icon bookmark-bicon bookmarkicon cameraicon checkicon chevron downicon chevron lefticon chevron righticon chevron upicon closeicon v-compressicon downloadicon editicon v-expandicon fbicon fileicon filtericon flag ruicon full chevron downicon full chevron lefticon full chevron righticon full chevron upicon gpicon insicon mailicon moveicon-musicicon mutedicon nomutedicon okicon v-pauseicon v-playicon searchicon shareicon sign inicon sign upicon stepbackicon stepforicon swipe downicon tagicon tagsicon tgicon trashicon twicon vkicon yticon wticon fm
27 Jul, 2008 06:17

Voyage to the bottom of the world's deepest lake

The two Russian submersibles which dived to the sea-bed beneath the North Pole last year are now attempting to reach the bottom of Lake Baikal in Siberia. Mir One and Mir Two will try to measure the maximum depth of the world’s deepest lake.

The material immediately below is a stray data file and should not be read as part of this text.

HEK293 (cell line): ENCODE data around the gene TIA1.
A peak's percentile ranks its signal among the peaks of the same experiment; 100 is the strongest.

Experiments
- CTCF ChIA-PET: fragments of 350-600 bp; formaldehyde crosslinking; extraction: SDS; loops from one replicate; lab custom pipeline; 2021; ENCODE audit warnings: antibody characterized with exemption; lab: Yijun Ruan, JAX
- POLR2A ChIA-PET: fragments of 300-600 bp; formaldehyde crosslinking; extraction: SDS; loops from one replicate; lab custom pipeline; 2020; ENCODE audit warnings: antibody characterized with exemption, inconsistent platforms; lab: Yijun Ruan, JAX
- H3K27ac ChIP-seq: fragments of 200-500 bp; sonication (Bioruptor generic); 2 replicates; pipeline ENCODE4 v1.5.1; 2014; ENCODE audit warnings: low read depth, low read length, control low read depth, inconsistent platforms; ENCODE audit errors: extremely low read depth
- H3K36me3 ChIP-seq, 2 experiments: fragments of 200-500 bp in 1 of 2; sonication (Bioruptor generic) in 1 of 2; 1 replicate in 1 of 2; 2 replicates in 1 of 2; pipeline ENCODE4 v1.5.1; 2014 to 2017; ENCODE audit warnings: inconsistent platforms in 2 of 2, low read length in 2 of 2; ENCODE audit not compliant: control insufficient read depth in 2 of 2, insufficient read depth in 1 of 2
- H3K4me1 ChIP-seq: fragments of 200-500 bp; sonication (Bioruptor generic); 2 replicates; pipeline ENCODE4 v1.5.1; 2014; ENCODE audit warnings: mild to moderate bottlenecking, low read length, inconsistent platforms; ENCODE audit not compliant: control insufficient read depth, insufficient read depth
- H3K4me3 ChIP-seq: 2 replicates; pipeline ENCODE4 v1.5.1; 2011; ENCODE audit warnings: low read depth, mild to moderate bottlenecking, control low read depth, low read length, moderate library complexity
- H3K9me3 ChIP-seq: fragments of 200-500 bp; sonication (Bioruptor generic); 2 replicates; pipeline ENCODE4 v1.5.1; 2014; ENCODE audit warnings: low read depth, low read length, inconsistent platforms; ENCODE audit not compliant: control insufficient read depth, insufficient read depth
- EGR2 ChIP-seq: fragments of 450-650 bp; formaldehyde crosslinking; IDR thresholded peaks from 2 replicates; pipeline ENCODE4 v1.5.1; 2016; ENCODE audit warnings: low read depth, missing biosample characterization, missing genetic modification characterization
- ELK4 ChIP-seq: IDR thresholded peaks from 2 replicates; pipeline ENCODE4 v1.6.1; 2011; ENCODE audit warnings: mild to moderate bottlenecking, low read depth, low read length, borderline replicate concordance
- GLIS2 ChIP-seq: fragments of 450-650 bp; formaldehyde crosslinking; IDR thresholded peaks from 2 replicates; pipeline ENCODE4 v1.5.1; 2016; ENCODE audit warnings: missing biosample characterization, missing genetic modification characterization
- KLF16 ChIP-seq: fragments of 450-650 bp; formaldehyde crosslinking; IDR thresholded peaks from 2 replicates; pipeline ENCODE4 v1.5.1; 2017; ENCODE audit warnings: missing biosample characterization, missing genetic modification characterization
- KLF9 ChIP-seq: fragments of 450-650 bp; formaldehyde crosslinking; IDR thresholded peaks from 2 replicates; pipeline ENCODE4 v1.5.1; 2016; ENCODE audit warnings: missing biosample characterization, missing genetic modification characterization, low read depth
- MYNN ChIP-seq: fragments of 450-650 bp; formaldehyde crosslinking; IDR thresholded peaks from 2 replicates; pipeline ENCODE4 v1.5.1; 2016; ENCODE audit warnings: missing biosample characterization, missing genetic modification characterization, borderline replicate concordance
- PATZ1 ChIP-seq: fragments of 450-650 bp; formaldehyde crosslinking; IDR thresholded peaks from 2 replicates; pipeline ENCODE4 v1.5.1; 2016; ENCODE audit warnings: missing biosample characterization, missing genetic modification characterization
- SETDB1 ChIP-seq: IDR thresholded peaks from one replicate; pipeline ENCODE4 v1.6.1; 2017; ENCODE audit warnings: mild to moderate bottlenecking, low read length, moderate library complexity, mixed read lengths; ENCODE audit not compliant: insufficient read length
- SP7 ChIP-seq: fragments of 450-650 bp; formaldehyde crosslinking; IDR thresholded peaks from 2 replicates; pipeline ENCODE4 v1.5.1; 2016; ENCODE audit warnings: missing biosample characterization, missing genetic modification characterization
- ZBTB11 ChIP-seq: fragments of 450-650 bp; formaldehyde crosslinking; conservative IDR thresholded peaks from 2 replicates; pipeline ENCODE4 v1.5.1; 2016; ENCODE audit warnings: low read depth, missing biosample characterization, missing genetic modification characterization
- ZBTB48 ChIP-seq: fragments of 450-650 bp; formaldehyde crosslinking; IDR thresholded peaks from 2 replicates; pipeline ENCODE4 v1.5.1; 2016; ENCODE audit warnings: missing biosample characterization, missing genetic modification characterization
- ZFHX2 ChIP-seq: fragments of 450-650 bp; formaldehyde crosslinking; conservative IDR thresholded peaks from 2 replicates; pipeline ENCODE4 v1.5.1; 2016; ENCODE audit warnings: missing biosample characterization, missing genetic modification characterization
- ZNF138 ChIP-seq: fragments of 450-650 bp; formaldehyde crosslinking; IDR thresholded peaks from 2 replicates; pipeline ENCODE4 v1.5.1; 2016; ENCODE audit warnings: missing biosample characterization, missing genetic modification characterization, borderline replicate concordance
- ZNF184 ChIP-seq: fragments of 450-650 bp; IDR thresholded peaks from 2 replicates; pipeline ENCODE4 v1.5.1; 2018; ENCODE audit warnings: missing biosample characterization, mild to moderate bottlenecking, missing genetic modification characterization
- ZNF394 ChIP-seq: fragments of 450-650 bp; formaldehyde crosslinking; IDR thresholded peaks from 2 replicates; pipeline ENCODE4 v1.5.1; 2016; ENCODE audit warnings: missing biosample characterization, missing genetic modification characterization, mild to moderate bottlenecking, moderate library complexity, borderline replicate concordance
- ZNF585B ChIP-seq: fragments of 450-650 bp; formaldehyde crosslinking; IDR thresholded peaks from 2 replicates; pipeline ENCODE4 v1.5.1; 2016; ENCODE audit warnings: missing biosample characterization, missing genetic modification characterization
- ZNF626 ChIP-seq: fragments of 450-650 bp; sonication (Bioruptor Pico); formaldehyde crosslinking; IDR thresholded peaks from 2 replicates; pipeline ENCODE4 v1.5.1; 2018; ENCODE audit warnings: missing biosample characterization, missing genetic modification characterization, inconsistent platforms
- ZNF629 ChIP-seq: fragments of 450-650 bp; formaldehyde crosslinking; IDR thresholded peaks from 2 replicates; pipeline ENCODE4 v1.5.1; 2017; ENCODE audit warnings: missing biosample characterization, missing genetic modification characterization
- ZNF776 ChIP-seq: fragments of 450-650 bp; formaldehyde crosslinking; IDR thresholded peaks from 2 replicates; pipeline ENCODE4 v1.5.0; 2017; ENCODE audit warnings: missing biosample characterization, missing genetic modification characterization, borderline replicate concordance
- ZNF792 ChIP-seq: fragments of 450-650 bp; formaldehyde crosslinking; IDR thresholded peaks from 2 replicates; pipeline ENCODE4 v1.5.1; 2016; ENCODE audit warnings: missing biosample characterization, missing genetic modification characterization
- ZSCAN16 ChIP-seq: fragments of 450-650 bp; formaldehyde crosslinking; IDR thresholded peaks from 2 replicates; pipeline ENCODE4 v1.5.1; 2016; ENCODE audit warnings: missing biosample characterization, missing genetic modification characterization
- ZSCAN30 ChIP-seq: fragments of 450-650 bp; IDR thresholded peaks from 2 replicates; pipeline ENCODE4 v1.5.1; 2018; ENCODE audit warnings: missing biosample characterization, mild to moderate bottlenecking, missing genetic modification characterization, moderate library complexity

A preliminary dive to test the equipment under water was postponed on Saturday because of bad weather.

Research work on the bottom of the lake is scheduled to begin on July 29. Scientists intend to go as deep as 1,700 metres to study the tectonics of Lake Baikal and to inspect archaeological artefacts. The operation, which will last till mid-September, will also provide data for geological, chemical and biological studies.

Lake Baikal in eastern Siberia is estimated to be 25 million years old. It contains around 23,000 cubic metres of fresh water – about 20 per cent of the world’s fresh water and 90 per cent of Russia’s. The majority of flora and fauna of the lake are unique to the area.

Scientists are still divided about how the lake originated.